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Glass recycling

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  1. #1

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    Glass recycling

    Anyone else had their glass recycling bins disappear recently? Someone trying to stop protestors getting their hands on bottles?


  2. #2

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    Our regular recycler collected our glass bins as normal this past Saturday and left replacement bins as normal.


  3. #3

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    Quote Originally Posted by kittykaitak:
    Anyone else had their glass recycling bins disappear recently? Someone trying to stop protestors getting their hands on bottles?
    Yes, this was announced a week or so ago. To prevent large scale supplies to protestors assembling Molotovs.

    Rubbish bins have also been removed across town and replaced in some places with plastic bags..

    https://www.scmp.com/news/hong-kong/...ints-part-hong

  4. #4
    Quote Originally Posted by kittykaitak:
    Anyone else had their glass recycling bins disappear recently? Someone trying to stop protestors getting their hands on bottles?
    Yes. Because of course it makes more sense to cancel recyling than to actually think about what the protesters want.
    Elegiaque, spode, rainylin and 4 others like this.

  5. #5

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    Quote Originally Posted by CharSiuNow:
    Yes. Because of course it makes more sense to cancel recyling than to actually think about what the protesters want.
    I have my doubts whether what's collected actually gets recycled anyhow...
    rainylin likes this.

  6. #6

    I think the idea was to encourage residents to donate the glass bottles to the students directly for recycling cutting out the middleman so to speak.

    Sith and MatthieuTofu like this.

  7. #7

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    Quote Originally Posted by Cornmeal:
    I have my doubts whether what's collected actually gets recycled anyhow...
    I've visited a glass recycling facility in Tuen Mun. They crush the glass and make them into pavement bricks for the government.

    I guess by taking away the bins the government is killing two birds with one stone...

  8. #8
    Quote Originally Posted by Cornmeal:
    I have my doubts whether what's collected actually gets recycled anyhow...
    OK, but that at least would be honest. "Look, dear citizens of Hong Kong, we don't really give a rat's behnd about the planet, we're blasting cold air in the street like there's no tomorrow (which there may not be), we're not planning to make buses or taxis cleaner because that would eat into profits, so let's stop pretending and just throw everything in the harbour."

    That would be an improvement. Instead they try to stop the protest by stopping recycling, by banning masks, and by sending riot police to high schools, because, you know, that will really solve our social issues.
    kittykaitak likes this.

  9. #9

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    Quote Originally Posted by Elegiaque:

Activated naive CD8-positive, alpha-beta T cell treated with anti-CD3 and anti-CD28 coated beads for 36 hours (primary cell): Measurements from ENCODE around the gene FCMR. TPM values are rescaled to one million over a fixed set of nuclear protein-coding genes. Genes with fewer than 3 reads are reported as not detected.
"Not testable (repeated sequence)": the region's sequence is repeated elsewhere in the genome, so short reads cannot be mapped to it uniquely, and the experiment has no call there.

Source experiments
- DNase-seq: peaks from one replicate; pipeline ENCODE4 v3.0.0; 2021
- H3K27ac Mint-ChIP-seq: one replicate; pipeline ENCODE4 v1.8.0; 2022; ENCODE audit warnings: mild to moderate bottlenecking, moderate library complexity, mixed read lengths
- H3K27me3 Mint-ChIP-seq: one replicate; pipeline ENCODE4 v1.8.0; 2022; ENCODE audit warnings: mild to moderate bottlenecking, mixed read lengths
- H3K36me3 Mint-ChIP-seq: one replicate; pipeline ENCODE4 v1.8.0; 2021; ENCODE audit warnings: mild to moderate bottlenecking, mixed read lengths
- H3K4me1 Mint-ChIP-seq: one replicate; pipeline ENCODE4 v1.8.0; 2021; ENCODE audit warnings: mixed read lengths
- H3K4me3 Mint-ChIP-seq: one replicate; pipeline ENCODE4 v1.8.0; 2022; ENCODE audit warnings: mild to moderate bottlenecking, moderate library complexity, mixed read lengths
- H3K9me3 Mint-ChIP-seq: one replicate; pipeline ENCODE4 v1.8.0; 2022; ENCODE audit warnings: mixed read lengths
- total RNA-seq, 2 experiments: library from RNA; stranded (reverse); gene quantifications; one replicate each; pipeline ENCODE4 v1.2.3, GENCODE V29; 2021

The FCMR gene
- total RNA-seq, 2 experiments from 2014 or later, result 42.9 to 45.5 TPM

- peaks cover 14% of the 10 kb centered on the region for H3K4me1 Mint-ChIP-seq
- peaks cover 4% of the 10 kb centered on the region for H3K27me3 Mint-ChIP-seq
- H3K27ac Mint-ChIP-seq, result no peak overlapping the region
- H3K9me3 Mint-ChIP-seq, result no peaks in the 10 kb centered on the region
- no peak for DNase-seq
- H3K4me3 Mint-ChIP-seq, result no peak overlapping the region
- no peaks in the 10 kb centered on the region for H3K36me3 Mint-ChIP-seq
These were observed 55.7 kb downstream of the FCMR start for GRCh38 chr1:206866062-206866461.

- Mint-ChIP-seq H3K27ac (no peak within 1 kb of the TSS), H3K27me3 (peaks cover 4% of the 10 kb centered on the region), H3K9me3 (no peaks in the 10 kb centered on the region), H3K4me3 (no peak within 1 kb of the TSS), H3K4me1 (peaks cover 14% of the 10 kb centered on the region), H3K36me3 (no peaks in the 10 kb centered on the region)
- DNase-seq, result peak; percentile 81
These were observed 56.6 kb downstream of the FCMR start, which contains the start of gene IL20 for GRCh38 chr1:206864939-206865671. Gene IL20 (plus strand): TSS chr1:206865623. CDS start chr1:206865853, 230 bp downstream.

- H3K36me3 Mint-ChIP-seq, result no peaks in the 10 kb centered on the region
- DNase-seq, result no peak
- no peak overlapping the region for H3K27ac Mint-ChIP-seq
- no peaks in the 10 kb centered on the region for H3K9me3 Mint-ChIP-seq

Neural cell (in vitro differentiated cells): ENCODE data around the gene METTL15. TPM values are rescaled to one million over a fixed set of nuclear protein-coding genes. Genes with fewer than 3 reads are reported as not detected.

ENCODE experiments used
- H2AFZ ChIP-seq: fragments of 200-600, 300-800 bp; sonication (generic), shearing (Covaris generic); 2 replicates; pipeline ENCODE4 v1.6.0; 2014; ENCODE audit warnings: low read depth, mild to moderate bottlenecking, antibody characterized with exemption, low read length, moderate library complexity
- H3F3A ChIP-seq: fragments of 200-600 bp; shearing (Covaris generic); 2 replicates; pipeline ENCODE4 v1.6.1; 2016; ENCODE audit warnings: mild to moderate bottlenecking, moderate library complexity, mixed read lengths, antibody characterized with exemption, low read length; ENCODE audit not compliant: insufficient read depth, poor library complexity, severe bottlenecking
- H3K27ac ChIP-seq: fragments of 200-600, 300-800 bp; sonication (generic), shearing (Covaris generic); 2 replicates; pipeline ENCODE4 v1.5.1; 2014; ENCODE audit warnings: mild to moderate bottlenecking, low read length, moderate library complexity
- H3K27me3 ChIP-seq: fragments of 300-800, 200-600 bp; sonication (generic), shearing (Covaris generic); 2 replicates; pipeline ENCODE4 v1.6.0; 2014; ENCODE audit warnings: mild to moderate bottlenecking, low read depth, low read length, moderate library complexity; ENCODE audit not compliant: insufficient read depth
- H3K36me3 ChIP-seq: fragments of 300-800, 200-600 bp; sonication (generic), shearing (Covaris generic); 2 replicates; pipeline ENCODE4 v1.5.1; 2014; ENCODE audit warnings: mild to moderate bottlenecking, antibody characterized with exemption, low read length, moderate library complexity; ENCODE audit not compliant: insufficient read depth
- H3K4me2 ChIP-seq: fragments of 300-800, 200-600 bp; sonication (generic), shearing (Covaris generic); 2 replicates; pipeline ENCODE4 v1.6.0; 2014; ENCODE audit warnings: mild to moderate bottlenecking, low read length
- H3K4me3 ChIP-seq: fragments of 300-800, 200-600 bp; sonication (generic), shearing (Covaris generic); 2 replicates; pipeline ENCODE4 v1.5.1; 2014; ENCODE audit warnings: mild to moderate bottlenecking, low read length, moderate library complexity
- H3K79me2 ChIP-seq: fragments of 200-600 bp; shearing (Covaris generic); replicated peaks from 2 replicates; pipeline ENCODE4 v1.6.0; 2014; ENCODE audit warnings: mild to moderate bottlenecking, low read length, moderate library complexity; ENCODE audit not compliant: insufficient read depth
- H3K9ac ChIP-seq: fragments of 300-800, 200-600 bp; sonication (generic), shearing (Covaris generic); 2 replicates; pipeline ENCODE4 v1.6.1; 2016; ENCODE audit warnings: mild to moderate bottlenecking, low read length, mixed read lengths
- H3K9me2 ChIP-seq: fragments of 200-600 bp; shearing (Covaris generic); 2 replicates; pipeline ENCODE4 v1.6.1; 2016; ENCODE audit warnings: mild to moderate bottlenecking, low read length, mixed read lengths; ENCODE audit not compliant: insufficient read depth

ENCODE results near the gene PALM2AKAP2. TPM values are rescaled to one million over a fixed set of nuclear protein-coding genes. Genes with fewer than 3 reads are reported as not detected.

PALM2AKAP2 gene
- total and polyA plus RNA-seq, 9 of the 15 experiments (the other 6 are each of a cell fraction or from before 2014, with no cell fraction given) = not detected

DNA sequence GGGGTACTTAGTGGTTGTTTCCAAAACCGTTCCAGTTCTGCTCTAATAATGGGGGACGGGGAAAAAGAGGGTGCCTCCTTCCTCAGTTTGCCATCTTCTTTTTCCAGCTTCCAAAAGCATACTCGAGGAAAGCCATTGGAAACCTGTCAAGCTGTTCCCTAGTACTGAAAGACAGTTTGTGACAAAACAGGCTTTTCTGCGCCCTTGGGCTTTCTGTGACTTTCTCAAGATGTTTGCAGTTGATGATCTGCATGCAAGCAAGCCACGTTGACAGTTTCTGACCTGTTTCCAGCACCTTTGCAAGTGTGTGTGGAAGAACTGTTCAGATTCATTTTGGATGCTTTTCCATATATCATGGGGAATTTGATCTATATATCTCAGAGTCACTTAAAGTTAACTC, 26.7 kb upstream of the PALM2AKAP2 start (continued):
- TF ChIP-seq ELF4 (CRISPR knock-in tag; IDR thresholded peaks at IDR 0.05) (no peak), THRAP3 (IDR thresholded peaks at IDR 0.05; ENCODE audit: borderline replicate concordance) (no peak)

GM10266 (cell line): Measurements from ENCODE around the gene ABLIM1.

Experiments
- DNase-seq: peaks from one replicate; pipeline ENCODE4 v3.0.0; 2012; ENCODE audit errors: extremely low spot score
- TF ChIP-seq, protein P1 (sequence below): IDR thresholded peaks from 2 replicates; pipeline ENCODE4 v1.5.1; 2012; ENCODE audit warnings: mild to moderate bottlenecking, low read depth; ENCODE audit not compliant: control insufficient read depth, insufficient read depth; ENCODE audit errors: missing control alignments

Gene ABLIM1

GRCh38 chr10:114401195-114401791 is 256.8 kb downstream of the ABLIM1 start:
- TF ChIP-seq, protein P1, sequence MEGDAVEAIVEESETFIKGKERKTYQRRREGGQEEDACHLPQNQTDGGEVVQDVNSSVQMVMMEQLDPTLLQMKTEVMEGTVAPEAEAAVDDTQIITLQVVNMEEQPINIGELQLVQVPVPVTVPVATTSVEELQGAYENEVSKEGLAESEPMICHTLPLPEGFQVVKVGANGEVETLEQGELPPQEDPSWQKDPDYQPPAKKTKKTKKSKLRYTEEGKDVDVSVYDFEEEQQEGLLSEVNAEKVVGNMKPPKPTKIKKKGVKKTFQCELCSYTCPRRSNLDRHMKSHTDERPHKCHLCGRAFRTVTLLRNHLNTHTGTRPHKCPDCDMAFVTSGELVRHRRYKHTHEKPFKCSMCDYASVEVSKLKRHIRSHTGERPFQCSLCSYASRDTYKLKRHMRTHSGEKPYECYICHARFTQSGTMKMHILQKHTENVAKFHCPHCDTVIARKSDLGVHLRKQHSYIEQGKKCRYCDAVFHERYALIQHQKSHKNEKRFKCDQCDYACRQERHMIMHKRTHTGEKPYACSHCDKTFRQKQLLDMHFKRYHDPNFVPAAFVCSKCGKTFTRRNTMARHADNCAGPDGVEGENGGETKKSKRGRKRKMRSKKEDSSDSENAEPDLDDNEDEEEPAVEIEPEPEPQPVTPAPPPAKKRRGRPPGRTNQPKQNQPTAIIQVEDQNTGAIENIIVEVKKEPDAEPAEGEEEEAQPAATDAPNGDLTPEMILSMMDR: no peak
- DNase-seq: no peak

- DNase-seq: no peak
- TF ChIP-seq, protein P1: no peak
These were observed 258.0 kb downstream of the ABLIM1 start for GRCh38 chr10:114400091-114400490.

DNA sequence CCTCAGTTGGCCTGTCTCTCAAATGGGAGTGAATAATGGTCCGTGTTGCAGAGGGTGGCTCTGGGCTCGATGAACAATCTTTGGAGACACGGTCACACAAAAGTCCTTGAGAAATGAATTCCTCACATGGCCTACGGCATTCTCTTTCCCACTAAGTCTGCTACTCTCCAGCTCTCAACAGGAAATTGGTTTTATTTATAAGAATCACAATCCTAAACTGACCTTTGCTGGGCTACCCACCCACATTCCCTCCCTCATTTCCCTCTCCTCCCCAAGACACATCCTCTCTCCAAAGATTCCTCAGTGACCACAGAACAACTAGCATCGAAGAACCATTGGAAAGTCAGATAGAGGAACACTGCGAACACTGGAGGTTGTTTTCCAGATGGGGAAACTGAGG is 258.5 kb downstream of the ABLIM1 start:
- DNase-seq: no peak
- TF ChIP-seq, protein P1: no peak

I've visited a glass recycling facility in Tuen Mun. They crush the glass and make them into pavement bricks for the government.

    I guess by taking away the bins the government is killing two birds with one stone...
    That's not how glass should be recycled, it's bizarre. Back home the bottles have deposits and are brought to store for redemption, the bottles then go to be cleaned and sterilized and reused for the same purpose. Using glass for paving bricks is a terrible waste of the resource, and there is a shortage of sand to make it due to such cases:

    http://www.businessinsider.com/globa...ffects-2018-12

    I've seen the garbage trucks throw everything, mixed with trash, into the back, so I guess they just combine it for easy sorting later?

    HK has, bar none, the most atrocious environmental policy and awareness of any city I've lived in. Why a city with virtually non-existent resources and even less land, yet ample wealth, doesn't have a mandatory recycling program is beyond me. The amount of waste created here is mind boggling, especially in terms of home/commercial renos and perfectly good furniture.

  10. #10

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    Quote Originally Posted by Cornmeal:
    That's not how glass should be recycled.
    Turning old glass bottles into new ones in HK isn't practical. There are no glass bottle production facililties to my knowledge in Hong Kong to send it to, you'd have to ship it into the Mainland. That increases the carbon footprint and so reduces the effect and can't even be done any more since nowhere is importing waste, it's just not that valuable, yet. The raw materials for glass are cheap and abundant but to recycle it you need the same amount of energy as new.

    Grinding it up and mixing it with reclamation saves the space it would take up in landfill. Glass is heavy and inert so chucking it in the ground with short transport is the best for it. Anything else just costs. If that can be done by avoiding landfill, even better.

    Steel, aluminium and even paper don't have the same issues. Easily recycled compared to processing from the raw materials, the mining (growing) of which is expensive (slow). Even PET is easier handled just to its lower mass.

    [added...]

    Just looked up some figures for energy saved per tonne by recycling (I assume this excludes transportation)...

    Glass 42 kWh
    Steel 642 kWh
    Plastic 5774 kWh
    Office paper 4100 kWh
    Newsprint 601 kWh
    Aluminium 14000 kWh
    Last edited by stickyears; 26-11-2019 at 10:23 AM.
    spode, kittykaitak and jgl like this.

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